Spring Photo Binge Day 2: Mitchell Lake Audubon Center
Today was another solid day of shooting. My travels took me a little closer to home today than yesterday with a quick jaunt up to Mitchell Lake Audubon Center (MLAC) in San Antonio, Texas.
As regular readers of this blog know, I probably visit MLAC about once a month, regardless of the season. And since it was close and since yesterday’s drive took a little bit more out of me than I was willing to admit, I decided MLAC would be a good Day #2 destination.
And things more or less worked out okay. Very few dragonflies out still, but I did make images of 2 species (Eastern Amberwing and Roseate Skimmer). I could also identify 3 others that were flying around, but just weren’t nice enough to perch for me. Give it a couple more weeks and that will all change.
Butterflies were around in decent numbers, but not like my spectacular visit back in late November when the gardens in front of the visitor center were alive.
Today marked the 2nd day in a row of using the macro tube almost exclusively through the day. And for the most part it worked out very well. But I missed a number of bird shots because what makes the macro tube so effective close up makes it almost unusable at infinity. For the insects it is a good trade-off. But at Mitchell Lake there are always a few bird opportunities and frankly I missed them today.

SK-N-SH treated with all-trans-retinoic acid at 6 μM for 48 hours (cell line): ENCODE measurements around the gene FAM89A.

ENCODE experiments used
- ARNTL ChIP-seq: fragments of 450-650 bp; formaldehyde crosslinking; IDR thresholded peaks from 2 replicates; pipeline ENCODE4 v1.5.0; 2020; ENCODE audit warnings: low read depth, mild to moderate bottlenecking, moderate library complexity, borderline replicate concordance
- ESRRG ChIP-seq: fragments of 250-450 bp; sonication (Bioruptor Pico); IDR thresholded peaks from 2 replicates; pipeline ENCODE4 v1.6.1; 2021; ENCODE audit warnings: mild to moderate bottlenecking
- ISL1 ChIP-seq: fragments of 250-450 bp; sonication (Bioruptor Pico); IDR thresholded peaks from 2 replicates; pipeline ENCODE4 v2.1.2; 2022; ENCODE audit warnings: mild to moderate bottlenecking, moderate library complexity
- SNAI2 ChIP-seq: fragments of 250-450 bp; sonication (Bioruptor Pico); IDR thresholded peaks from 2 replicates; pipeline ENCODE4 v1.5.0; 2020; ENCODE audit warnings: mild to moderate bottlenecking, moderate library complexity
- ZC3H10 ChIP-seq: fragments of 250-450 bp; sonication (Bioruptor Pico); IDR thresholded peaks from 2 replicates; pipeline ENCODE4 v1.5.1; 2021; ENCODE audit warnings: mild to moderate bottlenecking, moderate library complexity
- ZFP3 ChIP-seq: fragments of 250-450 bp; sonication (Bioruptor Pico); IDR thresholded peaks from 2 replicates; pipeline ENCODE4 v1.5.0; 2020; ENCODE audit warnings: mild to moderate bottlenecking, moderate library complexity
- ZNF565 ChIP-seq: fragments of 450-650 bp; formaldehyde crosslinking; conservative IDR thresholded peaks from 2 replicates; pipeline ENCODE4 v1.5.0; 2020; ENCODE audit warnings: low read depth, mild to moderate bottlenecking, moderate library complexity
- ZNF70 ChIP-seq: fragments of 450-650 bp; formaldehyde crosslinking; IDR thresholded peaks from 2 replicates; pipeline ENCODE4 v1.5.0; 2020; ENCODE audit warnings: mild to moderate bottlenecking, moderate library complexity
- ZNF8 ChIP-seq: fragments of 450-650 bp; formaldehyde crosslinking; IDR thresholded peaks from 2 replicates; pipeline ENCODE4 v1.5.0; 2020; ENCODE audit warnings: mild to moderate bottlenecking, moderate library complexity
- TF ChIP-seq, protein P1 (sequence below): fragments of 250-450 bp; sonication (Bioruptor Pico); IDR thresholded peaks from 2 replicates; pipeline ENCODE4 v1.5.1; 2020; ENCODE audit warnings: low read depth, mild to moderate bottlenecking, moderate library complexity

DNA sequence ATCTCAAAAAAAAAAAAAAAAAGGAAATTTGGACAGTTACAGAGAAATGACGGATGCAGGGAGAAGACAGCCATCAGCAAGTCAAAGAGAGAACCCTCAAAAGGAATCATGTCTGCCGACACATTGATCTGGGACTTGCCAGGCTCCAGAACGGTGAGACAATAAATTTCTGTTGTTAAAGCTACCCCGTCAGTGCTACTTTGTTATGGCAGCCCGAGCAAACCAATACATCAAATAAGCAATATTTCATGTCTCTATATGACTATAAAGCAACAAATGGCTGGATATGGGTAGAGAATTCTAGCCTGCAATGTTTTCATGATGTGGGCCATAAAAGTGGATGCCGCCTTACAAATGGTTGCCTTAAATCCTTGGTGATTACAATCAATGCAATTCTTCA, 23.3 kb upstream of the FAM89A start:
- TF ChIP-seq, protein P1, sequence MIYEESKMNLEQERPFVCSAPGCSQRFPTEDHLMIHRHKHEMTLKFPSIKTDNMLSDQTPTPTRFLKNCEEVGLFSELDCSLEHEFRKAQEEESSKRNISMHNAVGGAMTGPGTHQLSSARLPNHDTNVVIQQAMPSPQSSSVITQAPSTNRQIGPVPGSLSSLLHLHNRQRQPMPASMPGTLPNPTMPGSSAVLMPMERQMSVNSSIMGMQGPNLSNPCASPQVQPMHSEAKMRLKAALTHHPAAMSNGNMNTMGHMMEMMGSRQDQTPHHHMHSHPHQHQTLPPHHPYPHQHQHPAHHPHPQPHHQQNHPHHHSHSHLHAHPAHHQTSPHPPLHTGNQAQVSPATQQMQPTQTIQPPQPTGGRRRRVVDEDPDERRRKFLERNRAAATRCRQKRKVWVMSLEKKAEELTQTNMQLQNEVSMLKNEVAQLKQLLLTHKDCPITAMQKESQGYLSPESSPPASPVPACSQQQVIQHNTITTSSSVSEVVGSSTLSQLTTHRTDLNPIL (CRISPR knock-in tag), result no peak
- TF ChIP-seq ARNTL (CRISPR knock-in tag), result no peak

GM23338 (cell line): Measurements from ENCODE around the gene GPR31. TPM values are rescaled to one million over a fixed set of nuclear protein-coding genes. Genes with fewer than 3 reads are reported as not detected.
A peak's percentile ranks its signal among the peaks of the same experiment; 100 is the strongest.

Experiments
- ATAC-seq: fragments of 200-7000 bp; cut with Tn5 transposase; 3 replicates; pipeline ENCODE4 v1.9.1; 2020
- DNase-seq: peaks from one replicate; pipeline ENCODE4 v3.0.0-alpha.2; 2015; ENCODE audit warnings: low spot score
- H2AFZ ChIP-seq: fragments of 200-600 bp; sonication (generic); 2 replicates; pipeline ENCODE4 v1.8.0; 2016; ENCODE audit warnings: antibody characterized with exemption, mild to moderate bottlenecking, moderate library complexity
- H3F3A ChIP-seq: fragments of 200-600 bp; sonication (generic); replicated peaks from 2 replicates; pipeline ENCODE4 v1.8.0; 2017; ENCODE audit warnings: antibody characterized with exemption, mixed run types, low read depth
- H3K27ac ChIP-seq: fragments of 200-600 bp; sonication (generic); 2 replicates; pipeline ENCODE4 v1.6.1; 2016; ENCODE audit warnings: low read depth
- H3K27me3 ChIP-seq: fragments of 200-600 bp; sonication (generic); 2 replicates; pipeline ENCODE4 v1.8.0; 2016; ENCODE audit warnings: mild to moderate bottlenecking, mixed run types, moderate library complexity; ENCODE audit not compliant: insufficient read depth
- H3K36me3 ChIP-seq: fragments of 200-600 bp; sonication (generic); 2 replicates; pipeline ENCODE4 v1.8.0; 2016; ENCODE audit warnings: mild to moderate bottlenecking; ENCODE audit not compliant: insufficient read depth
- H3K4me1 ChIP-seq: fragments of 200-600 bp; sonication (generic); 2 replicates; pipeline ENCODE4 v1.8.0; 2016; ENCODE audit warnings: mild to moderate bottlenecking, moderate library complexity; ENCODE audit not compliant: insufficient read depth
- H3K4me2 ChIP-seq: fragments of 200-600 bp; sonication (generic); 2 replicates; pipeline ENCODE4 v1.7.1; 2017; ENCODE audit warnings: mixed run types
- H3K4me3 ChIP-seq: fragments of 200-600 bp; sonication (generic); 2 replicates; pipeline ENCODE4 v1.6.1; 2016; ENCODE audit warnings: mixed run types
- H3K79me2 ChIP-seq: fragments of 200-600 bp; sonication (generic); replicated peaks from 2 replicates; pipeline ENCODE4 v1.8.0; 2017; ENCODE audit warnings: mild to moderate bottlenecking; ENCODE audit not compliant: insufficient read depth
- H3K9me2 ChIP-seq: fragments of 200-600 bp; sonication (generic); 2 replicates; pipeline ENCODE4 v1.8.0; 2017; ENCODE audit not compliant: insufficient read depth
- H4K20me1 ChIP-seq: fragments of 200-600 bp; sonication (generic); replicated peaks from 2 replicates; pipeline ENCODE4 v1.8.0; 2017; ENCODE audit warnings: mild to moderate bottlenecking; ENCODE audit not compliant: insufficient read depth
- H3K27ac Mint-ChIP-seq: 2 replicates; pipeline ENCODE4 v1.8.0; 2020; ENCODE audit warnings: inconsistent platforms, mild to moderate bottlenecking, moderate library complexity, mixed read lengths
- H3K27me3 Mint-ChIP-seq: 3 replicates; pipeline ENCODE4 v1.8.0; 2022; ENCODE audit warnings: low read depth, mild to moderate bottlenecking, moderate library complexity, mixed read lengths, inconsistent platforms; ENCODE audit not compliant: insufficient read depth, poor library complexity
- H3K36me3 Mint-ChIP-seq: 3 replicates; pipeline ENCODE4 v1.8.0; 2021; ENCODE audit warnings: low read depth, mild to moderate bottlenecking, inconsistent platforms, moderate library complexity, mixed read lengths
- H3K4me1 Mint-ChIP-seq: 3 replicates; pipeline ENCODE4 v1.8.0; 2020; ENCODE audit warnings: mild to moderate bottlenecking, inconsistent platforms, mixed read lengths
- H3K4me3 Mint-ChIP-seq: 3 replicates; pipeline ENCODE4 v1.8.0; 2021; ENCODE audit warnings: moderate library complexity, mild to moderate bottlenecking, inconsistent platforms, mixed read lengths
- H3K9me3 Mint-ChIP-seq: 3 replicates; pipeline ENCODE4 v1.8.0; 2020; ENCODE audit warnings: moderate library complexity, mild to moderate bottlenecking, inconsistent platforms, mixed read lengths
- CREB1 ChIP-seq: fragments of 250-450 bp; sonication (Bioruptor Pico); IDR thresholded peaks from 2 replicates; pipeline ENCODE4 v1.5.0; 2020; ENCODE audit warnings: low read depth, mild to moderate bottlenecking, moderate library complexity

All in all it was a good day of shooting. 3.5 miles more on the books for the Spring Photo Binge ’13 Edition, bringing me up to 7.3 miles so far. I anticipate tomorrow there will be very little in the way of walking as the 2 or 3 places I have scouted out for tomorrow will be sitting affairs. But as always, you’ll have to wait until tomorrow to figure out where.
About the Image:
This Fatal Metalmark butterfly (Calephelis nemesis) was very cooperative and allowed me to make images from 2 different perches. I had a beat on a couple Fatals yesterday at Cook’s, but neither one panned out. As mentioned above, I was using the Canon Macro Extension Tubes along with the Standard Gear, on the tripod. Technical details were ISO 400, 1/160 sec at f/14 with no flash.